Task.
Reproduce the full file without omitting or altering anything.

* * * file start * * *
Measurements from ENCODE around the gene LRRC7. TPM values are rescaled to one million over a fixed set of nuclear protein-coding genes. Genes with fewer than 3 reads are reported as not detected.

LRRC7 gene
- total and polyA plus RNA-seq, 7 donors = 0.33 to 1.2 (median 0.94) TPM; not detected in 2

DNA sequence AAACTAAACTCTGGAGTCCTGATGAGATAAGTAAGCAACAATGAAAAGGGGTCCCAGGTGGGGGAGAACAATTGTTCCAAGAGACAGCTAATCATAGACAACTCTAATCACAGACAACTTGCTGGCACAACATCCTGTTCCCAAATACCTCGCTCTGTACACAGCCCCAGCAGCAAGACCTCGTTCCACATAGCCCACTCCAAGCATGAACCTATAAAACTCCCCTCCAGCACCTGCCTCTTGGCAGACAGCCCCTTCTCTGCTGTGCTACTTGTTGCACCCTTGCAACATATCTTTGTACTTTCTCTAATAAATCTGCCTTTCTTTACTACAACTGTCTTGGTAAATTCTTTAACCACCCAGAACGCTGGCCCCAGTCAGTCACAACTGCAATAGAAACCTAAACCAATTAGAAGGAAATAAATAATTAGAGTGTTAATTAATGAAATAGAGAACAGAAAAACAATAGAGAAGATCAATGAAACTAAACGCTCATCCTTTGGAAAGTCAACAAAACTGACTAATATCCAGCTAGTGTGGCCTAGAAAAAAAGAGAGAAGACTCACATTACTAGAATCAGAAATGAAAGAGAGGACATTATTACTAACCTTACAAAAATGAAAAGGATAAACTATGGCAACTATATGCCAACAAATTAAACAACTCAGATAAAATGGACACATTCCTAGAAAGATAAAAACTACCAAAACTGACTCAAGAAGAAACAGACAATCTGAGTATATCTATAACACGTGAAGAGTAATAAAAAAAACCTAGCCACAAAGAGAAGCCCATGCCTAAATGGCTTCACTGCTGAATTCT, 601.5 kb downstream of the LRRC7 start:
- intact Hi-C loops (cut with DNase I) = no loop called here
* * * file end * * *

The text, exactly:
Measurements from ENCODE around the gene LRRC7. TPM values are rescaled to one million over a fixed set of nuclear protein-coding genes. Genes with fewer than 3 reads are reported as not detected.

LRRC7 gene
- total and polyA plus RNA-seq, 7 donors = 0.33 to 1.2 (median 0.94) TPM; not detected in 2

DNA sequence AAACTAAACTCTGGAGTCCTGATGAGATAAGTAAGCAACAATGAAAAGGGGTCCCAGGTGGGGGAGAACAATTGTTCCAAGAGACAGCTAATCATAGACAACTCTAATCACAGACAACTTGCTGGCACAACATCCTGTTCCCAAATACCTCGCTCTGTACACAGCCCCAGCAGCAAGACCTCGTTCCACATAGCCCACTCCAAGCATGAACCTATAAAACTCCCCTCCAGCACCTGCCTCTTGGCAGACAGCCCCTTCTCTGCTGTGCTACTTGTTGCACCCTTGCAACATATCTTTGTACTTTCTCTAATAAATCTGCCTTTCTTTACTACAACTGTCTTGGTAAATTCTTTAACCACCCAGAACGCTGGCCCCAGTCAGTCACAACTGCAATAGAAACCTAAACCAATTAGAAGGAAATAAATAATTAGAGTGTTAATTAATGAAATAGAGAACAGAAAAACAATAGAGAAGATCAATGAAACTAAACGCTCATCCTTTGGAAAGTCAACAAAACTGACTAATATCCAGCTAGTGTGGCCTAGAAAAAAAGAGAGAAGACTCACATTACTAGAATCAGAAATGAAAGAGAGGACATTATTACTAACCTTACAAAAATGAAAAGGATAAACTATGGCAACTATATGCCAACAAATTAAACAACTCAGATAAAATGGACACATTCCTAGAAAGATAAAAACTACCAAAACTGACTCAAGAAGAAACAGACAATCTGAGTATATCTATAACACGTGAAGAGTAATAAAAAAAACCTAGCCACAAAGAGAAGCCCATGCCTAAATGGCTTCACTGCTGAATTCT, 601.5 kb downstream of the LRRC7 start:
- intact Hi-C loops (cut with DNase I) = no loop called here